An afternoon in the kitchen resulted in this display of about 5 cases of finished wine.

I'll talk a bit about dressing up your bottles and labeling in a future post. In the meantime, let's have a glass of Currant wine!

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bringiton's picture
Submitted by bringiton on

Very impressive. Perhaps I missed it in an earlier post, but how do you handle the currant berries, do you leave them on the strigs or strip them before pressing? Do you remove all the individual stems? How long do you leave the pulp in the primary fermenter, and do you leave it free in the must or hold it in a porous bag? How long do you expect to age the bottled wine for best balance?

Thanks for the information, and the posts. Brilliant.

FeralLiberal's picture
Submitted by FeralLiberal on

I hadn't posted on the currant before, that wine was already in process when I started writing for this blog. I pick the clusters, give them a good rinse, then strip the berries from the stems before crushing. This wine is fairly light bodied so I don't want the tannins from the stems in the wine.I use the same process to crush as I outlined for the red raspberries.

Primary fermentation is on the pulp and takes 5-6 days, until the s.g. is down to about 1.040. I use Red Star Premier Cuvee yeast and punch down the cap twice daily to make sure I'm getting all the color out of the skins. It forms a good solid cap, so on the final day I don't punch down and remove most of the solids with a skimmer, then rack into glass through a kitchen strainer and a funnel with a fine mesh screen to remove the rest of the solids.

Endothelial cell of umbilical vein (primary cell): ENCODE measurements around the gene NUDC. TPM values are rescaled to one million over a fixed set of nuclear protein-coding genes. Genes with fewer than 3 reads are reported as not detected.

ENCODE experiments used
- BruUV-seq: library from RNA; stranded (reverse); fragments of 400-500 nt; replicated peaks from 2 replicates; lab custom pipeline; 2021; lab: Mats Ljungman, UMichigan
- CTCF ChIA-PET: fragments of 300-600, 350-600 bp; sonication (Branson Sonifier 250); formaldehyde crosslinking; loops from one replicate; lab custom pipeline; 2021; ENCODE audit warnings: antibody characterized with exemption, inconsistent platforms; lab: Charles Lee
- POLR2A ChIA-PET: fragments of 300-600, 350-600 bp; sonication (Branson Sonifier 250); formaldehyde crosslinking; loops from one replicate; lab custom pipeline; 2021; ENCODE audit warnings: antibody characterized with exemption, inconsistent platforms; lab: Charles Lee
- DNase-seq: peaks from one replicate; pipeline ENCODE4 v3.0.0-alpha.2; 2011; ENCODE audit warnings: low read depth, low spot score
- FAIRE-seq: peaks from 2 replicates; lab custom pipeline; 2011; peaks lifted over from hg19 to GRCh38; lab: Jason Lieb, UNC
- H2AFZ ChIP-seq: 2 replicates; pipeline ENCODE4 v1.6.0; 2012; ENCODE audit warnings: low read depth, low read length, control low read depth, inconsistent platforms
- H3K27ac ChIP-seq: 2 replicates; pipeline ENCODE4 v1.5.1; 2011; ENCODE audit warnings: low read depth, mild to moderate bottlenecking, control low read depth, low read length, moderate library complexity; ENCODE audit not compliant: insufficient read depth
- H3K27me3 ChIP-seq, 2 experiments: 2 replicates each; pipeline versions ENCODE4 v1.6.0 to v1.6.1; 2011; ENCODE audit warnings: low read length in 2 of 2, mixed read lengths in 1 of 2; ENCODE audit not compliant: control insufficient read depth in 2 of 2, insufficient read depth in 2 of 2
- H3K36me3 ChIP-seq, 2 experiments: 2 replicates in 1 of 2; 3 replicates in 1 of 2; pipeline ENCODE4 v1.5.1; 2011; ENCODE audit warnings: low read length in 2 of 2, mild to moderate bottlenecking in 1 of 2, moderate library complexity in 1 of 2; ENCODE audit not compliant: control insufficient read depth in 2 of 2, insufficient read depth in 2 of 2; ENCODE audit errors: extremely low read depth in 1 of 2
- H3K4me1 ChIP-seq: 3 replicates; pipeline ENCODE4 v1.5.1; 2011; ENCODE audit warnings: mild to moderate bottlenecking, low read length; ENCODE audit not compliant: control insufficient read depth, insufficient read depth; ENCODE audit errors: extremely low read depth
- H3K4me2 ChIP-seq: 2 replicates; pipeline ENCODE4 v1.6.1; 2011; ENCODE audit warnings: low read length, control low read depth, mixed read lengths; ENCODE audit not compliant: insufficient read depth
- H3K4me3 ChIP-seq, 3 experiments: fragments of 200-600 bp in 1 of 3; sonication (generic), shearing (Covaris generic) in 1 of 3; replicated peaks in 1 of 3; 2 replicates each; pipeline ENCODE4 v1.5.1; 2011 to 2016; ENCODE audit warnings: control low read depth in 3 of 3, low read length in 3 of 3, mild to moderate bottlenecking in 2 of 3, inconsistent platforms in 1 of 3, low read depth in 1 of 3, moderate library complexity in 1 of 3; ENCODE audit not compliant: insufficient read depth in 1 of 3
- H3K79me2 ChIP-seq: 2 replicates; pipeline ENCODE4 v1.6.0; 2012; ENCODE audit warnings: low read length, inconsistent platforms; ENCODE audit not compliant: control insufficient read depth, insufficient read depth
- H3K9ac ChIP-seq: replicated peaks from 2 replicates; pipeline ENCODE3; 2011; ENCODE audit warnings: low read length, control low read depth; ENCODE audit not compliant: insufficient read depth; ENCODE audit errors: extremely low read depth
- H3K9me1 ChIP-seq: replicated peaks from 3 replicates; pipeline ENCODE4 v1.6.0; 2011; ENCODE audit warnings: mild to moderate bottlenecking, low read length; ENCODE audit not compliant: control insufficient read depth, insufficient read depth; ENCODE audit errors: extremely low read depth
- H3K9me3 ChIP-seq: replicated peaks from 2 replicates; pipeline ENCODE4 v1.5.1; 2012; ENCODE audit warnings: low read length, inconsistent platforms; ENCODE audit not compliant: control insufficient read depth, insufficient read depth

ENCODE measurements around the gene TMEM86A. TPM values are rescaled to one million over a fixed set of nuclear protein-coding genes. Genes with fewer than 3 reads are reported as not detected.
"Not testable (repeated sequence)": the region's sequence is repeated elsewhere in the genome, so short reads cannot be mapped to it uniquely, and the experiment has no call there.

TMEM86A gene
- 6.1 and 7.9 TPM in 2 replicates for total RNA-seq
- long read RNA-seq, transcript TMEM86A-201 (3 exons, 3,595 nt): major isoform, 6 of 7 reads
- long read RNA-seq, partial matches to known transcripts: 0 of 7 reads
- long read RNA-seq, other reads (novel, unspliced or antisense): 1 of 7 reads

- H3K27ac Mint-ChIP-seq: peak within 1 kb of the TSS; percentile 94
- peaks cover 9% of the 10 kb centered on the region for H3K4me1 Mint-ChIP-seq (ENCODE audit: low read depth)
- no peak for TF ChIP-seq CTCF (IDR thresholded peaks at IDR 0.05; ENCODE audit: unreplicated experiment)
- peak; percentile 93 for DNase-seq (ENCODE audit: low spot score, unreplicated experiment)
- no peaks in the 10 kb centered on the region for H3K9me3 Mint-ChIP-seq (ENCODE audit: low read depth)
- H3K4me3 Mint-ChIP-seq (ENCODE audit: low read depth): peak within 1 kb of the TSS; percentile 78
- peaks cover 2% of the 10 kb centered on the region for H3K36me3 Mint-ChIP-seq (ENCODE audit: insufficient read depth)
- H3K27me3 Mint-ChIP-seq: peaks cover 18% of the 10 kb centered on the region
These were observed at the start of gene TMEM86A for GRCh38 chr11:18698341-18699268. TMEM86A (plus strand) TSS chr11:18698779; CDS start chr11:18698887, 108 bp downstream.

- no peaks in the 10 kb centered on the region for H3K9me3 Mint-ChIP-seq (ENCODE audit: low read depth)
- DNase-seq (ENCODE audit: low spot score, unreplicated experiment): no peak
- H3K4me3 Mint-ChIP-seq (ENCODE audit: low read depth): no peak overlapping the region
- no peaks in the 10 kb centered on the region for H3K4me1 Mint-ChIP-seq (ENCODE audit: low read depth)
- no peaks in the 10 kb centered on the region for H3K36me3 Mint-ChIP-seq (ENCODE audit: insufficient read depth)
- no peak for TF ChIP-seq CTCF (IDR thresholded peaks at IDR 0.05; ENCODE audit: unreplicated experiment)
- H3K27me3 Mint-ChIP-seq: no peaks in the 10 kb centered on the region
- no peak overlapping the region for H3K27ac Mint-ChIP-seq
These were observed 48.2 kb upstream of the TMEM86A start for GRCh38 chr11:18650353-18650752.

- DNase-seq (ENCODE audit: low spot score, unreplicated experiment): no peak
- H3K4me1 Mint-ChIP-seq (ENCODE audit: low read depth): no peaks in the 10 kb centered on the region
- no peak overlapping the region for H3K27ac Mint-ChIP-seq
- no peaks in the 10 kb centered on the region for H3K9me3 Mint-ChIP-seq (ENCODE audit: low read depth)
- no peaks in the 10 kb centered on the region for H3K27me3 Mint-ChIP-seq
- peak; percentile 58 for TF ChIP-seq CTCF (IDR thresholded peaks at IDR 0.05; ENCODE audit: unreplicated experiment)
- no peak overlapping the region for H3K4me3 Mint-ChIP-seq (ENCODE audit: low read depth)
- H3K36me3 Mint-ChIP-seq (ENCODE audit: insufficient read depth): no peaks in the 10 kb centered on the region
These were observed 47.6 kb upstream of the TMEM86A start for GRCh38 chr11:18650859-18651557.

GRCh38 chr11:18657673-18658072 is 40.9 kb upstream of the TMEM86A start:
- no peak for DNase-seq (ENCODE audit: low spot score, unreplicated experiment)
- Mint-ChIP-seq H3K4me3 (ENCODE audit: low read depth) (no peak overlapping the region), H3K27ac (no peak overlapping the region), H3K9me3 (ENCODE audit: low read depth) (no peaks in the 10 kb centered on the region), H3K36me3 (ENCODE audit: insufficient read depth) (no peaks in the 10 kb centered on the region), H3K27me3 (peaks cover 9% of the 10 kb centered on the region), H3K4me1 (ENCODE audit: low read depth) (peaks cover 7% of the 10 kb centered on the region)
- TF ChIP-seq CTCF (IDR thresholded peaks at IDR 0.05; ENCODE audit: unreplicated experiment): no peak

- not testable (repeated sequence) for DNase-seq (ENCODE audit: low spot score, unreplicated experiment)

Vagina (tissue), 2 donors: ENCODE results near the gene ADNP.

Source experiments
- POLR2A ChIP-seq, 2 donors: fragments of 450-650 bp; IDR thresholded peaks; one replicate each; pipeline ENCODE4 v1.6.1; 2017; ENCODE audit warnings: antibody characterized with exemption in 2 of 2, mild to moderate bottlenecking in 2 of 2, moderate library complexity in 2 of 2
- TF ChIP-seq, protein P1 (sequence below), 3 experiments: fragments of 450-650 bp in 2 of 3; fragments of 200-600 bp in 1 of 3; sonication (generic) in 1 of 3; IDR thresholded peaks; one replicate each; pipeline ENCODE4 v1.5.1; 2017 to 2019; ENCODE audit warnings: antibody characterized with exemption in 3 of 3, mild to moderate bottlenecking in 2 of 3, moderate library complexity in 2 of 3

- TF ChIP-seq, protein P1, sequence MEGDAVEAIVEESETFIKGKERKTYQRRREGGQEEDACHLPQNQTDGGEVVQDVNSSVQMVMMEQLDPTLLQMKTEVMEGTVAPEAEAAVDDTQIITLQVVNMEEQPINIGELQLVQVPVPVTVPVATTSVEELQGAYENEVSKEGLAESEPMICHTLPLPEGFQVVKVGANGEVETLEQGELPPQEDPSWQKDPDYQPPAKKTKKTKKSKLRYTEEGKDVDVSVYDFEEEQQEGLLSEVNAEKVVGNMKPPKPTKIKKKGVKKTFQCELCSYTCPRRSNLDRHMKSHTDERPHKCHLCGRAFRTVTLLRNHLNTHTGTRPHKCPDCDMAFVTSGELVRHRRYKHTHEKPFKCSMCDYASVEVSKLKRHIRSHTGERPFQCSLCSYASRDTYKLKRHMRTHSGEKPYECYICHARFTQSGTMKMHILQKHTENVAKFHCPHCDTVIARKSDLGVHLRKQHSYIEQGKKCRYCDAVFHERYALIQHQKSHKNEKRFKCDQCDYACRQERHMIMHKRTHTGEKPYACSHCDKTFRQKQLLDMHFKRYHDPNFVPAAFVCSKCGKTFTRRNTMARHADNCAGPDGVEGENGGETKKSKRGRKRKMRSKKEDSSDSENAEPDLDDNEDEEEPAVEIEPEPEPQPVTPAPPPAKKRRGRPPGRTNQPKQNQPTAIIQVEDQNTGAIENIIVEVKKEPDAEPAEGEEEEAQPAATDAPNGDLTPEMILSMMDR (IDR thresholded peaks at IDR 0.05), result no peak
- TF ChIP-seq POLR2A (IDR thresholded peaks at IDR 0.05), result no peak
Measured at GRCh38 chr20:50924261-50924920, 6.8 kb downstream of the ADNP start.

This wine is quite good even at this early stage, but I like to give it at least 3-4 months in the bottle to settle down and meld. I bottle a portion of the currant wine dry and I've found it takes a good 6-8 months for the acids to soften a bit. Most of my fruit wines age well for about 3-4 years, then the flavors start to fade. As I've been increasing production over the last few years I've been trying to hold a few bottles back each vintage to see just how long they'll last.

Submitted by lambert on

I wonder if it might make sense to set a few of the stems aside -- maybe add controlled batches to some gallon batches. Could be fun.

Oh, and that bottle rinser you've got pictured, attached to the kitchen sink, is teh awesome. It's not totally effective, and even, dare I say it, makes bottle washing fun, which it normally isn't, quite.

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FeralLiberal's picture
Submitted by FeralLiberal on

With the quantity of currants I'm getting now I should have enough fruit to play around with some small batches.

And that Fermetech Bottle Blaster is well worth the cost, they're only around $8. You'll need a threaded adapter to attach it to most kitchen faucets. I still scrub them good with a bottle brush but the blaster makes for short and thorough rinsing.

Washing and sterilizing 60+ bottles took a chunk of time last Sunday, but at least the Packer game kept me entertained while doing it.

Tinfoil Hat Boy's picture
Submitted by Tinfoil Hat Boy on

I thought I'd be drowning woes right now - this bubbly came just in time to celebrate the Dodd Victory! Huzzah!

Is there a way to make non-alcoholic wine? I suppose that's commonly called "juice."